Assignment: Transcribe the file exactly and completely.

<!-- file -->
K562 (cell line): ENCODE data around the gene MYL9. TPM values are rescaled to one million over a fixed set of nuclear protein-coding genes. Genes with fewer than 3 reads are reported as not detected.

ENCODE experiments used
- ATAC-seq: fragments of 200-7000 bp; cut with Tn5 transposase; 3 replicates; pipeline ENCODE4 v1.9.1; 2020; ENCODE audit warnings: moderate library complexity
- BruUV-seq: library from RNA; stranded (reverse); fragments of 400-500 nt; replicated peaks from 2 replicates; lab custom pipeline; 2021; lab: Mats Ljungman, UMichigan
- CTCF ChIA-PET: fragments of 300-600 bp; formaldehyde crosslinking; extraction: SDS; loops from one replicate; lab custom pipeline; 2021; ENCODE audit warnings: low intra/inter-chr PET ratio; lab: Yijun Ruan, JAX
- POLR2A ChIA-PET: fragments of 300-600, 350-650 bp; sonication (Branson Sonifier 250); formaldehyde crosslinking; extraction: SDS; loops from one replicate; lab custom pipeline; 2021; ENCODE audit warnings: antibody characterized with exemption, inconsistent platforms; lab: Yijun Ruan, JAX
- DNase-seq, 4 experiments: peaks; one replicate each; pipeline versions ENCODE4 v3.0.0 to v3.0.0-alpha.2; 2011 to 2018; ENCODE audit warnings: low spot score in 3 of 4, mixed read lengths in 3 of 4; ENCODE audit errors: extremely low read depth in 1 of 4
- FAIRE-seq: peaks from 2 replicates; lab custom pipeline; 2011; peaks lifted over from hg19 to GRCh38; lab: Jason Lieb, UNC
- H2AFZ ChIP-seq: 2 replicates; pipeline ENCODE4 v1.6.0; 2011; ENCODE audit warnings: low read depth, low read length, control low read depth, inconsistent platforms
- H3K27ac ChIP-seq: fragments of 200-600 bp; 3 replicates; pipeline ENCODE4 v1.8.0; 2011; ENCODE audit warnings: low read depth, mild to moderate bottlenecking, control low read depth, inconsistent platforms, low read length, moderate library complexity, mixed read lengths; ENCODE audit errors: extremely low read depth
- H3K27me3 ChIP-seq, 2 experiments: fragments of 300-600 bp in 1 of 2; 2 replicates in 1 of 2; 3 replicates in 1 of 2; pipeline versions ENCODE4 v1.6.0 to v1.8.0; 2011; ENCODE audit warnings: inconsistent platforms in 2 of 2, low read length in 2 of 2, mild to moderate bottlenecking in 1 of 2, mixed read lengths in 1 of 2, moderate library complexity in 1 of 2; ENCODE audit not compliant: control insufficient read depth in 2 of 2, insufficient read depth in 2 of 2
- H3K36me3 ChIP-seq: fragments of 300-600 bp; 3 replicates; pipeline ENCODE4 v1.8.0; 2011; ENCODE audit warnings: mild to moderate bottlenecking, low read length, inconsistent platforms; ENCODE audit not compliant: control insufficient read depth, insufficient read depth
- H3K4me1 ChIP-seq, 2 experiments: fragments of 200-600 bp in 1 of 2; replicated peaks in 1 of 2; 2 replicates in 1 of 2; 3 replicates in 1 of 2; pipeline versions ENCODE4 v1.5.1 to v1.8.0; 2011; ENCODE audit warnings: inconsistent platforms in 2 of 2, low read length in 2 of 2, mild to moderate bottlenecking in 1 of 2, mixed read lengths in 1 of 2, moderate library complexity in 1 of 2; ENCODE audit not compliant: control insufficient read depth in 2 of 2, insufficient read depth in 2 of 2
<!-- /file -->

K562 (cell line): ENCODE data around the gene MYL9. TPM values are rescaled to one million over a fixed set of nuclear protein-coding genes. Genes with fewer than 3 reads are reported as not detected.

ENCODE experiments used
- ATAC-seq: fragments of 200-7000 bp; cut with Tn5 transposase; 3 replicates; pipeline ENCODE4 v1.9.1; 2020; ENCODE audit warnings: moderate library complexity
- BruUV-seq: library from RNA; stranded (reverse); fragments of 400-500 nt; replicated peaks from 2 replicates; lab custom pipeline; 2021; lab: Mats Ljungman, UMichigan
- CTCF ChIA-PET: fragments of 300-600 bp; formaldehyde crosslinking; extraction: SDS; loops from one replicate; lab custom pipeline; 2021; ENCODE audit warnings: low intra/inter-chr PET ratio; lab: Yijun Ruan, JAX
- POLR2A ChIA-PET: fragments of 300-600, 350-650 bp; sonication (Branson Sonifier 250); formaldehyde crosslinking; extraction: SDS; loops from one replicate; lab custom pipeline; 2021; ENCODE audit warnings: antibody characterized with exemption, inconsistent platforms; lab: Yijun Ruan, JAX
- DNase-seq, 4 experiments: peaks; one replicate each; pipeline versions ENCODE4 v3.0.0 to v3.0.0-alpha.2; 2011 to 2018; ENCODE audit warnings: low spot score in 3 of 4, mixed read lengths in 3 of 4; ENCODE audit errors: extremely low read depth in 1 of 4
- FAIRE-seq: peaks from 2 replicates; lab custom pipeline; 2011; peaks lifted over from hg19 to GRCh38; lab: Jason Lieb, UNC
- H2AFZ ChIP-seq: 2 replicates; pipeline ENCODE4 v1.6.0; 2011; ENCODE audit warnings: low read depth, low read length, control low read depth, inconsistent platforms
- H3K27ac ChIP-seq: fragments of 200-600 bp; 3 replicates; pipeline ENCODE4 v1.8.0; 2011; ENCODE audit warnings: low read depth, mild to moderate bottlenecking, control low read depth, inconsistent platforms, low read length, moderate library complexity, mixed read lengths; ENCODE audit errors: extremely low read depth
- H3K27me3 ChIP-seq, 2 experiments: fragments of 300-600 bp in 1 of 2; 2 replicates in 1 of 2; 3 replicates in 1 of 2; pipeline versions ENCODE4 v1.6.0 to v1.8.0; 2011; ENCODE audit warnings: inconsistent platforms in 2 of 2, low read length in 2 of 2, mild to moderate bottlenecking in 1 of 2, mixed read lengths in 1 of 2, moderate library complexity in 1 of 2; ENCODE audit not compliant: control insufficient read depth in 2 of 2, insufficient read depth in 2 of 2
- H3K36me3 ChIP-seq: fragments of 300-600 bp; 3 replicates; pipeline ENCODE4 v1.8.0; 2011; ENCODE audit warnings: mild to moderate bottlenecking, low read length, inconsistent platforms; ENCODE audit not compliant: control insufficient read depth, insufficient read depth
- H3K4me1 ChIP-seq, 2 experiments: fragments of 200-600 bp in 1 of 2; replicated peaks in 1 of 2; 2 replicates in 1 of 2; 3 replicates in 1 of 2; pipeline versions ENCODE4 v1.5.1 to v1.8.0; 2011; ENCODE audit warnings: inconsistent platforms in 2 of 2, low read length in 2 of 2, mild to moderate bottlenecking in 1 of 2, mixed read lengths in 1 of 2, moderate library complexity in 1 of 2; ENCODE audit not compliant: control insufficient read depth in 2 of 2, insufficient read depth in 2 of 2